Phthalates known to disrupt hormones linked to Type 2 diabetes in seniors
Researchers studied people over at 70 to find higher levels of phthalates in the blood stream was associated with double the chance of type 2 diabetes.
Phthalates are found in plastics, cosmetics and scented candles and have been shown to disrupt hormones in the body. Though no one knows for certain that the compounds are harmful to health, there is a growing body of evidence suggesting the chemicals can affect reproductive health of children and may contribute to other diseases.
The new study looked at 1,000 70-year-old women and men from Uppsala, Sweden. Researchers analyzed blood levels of phthalates and other substances that result when the chemical is broken down in the body.
Diabetes more likely when phthalate levels higher
What they found was twice the chances of type 2 diabetes among participants who had higher levels of phthalates. As expected, people who were overweight or obese and with high cholesterol levels were most likely to have diabetes.
In the meantime, critics, such as the American Chemistry Council, continue to insist there isn’t enough evidence to say phthalates are a risk to human health.
Studies have linked the chemical to childhood obesity, ADHD, pre-term birth and asthma.
In March, the FDA refused to ban the chemical, despite a statement issued last year by an expert panel from Endocrine Society that “synthetic chemicals used as industrial solvents/lubricants and their byproducts [polychlorinated biphenyls (PCBs), polybrominated biphenyls (PBBs), dioxins], plastics [bisphenol A(BPA)], plasticizers (phthalates), pesticides [methoxychlor, chlorpyrifos, dichlorodiphenyltrichloroethane (DDT)], fungicides (vinclozolin), and pharmaceutical agents [diethylstilbestrol (DES)”, are known to interfere with natural hormones.”
“Although our results need to be confirmed in more studies, they do support the hypothesis that certain environmental chemicals can contribute to the development of diabetes," says Monica Lind, associate professor of environmental medicine at the Section for Occupational and Environmental Medicine, Uppsala University in a press release.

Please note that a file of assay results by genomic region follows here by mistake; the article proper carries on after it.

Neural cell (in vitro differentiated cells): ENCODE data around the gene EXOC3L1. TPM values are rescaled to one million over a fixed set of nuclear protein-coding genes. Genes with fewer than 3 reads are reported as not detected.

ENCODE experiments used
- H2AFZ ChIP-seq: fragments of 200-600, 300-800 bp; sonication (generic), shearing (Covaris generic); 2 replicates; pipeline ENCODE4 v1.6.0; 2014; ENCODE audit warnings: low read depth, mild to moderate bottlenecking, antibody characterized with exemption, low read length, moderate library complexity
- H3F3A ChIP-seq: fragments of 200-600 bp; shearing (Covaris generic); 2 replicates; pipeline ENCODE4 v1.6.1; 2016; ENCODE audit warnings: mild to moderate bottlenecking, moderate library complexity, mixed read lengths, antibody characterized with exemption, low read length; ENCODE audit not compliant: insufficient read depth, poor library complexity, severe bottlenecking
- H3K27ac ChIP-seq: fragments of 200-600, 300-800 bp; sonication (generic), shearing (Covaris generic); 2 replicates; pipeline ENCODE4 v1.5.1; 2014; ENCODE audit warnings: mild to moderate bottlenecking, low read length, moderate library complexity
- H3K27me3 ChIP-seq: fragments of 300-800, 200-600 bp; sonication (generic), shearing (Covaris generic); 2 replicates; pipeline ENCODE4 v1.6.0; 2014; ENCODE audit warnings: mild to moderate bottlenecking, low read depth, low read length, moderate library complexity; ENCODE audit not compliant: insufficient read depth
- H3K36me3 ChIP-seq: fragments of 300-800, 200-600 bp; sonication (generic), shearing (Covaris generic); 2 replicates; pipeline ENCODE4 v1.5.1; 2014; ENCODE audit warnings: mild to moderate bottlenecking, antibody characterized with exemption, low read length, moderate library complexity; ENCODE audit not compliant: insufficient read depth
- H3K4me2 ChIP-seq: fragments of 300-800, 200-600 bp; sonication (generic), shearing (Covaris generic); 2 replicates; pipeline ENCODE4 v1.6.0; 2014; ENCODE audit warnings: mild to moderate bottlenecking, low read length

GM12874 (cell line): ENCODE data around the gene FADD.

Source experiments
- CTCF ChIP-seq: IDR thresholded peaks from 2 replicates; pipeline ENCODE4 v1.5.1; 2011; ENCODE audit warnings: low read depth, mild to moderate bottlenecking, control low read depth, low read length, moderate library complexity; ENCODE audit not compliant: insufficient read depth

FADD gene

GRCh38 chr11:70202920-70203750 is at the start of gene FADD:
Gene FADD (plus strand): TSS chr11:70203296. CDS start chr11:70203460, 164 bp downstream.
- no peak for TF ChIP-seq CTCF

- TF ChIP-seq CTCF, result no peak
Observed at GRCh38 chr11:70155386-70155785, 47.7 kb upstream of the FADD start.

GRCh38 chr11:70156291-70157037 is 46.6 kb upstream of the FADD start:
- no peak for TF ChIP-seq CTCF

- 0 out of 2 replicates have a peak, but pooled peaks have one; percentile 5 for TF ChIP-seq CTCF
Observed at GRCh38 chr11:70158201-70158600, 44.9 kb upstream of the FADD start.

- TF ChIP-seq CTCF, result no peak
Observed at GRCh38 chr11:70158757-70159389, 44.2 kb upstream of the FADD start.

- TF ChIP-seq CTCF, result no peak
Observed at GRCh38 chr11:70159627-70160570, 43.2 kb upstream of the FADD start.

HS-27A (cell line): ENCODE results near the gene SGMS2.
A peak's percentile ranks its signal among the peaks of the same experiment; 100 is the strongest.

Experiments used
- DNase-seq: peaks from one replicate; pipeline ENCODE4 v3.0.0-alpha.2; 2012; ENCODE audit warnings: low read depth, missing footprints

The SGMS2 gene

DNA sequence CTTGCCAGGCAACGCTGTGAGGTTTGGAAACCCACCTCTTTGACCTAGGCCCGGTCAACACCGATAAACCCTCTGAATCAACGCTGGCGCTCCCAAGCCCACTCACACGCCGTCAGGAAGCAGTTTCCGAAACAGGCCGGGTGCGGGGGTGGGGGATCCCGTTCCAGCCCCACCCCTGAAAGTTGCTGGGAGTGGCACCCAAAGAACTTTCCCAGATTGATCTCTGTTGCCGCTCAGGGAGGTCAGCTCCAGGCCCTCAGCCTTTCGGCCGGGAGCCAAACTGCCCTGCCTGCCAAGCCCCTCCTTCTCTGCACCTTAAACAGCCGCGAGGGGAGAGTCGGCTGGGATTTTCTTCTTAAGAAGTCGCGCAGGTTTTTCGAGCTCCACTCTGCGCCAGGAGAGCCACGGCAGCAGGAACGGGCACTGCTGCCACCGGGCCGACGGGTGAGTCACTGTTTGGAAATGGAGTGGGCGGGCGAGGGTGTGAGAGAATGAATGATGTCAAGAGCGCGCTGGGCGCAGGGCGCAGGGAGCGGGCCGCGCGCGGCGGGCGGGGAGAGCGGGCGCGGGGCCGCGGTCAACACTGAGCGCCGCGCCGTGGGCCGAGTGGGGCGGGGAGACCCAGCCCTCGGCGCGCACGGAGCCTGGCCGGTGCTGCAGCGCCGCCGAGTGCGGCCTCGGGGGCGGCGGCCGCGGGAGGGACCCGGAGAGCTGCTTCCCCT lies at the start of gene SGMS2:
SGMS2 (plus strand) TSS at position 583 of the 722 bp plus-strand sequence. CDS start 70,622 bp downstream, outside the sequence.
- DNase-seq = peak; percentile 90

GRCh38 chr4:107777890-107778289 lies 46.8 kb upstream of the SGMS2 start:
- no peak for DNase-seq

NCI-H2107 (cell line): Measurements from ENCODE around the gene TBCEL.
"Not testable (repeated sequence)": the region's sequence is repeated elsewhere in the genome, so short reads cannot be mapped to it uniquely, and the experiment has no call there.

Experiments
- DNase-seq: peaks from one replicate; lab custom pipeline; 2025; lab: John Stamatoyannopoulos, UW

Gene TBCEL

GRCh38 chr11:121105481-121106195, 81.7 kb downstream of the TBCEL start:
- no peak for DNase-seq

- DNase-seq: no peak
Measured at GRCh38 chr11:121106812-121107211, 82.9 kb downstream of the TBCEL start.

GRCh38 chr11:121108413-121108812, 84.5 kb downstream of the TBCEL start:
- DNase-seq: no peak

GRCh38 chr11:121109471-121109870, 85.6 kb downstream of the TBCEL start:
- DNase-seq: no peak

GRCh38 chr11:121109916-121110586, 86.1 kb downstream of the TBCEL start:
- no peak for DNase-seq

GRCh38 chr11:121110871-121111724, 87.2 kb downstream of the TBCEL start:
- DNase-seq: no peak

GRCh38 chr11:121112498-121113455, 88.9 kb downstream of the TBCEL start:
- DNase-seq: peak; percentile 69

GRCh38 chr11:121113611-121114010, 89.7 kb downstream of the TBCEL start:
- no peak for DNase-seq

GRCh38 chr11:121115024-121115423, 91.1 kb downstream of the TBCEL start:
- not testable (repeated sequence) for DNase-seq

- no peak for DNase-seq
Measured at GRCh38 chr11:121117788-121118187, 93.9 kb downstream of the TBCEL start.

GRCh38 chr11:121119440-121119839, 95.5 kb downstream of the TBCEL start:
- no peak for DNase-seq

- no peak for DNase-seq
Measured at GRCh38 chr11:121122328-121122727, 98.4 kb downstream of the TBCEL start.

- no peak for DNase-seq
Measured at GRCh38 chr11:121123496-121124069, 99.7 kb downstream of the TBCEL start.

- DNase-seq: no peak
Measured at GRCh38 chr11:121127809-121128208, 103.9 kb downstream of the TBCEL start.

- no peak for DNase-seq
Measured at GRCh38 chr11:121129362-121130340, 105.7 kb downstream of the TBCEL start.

Phthalates are used as softening agents in plastics and personal care products. They are pervasive and difficult for consumers to avoid.
A 2011 study from researchers from Boston University's Slone Epidemiology Center (SEC) found many supplement and over-the-counter drugs contain the chemical. Consumers are regularly exposed to hormone disrupting compounds that include BPA, PCBs, PBBs and dioxins, pesticides (methoxychlor, DDT), fungicides.
The concern is that phthalates and other hormone disrupting compounds could cause epigenetic changes that can affect the health of future generations from infertility, cancers and birth defects.
There are many unknowns about how environmental chemicals impact human health. Until studies prove beyond a doubt that they’re harmful, consumers will be continued to be exposed. The Environmental Working Group (EWG) has been fighting to get BPA banned. According to the group, the chemicals are present in toys, food packaging, hoses, raincoats, shower curtains, vinyl flooring, wall coverings, lubricants, adhesives, detergents, nail polish, hair spray and shampoo."
Legislators in Washington, Vermont and California have restricted phthalate use in children's products and several companies are trying to phase out the plasticizer.
If you choose to be proactive, cut down on plastics in the home. Choose personal care products that are perfume-free and let your local legislators know how you feel about getting even potential toxins out of consumer products. The new study doesn’t prove, but suggests, phthalates might double the risk of type 2 diabetes among seniors.
"Circulating Levels of Phthalate Metabolites Are Associated With Prevalent Diabetes in the Elderly"
P. Monica Lind, PHD, et al.
April 12, 2012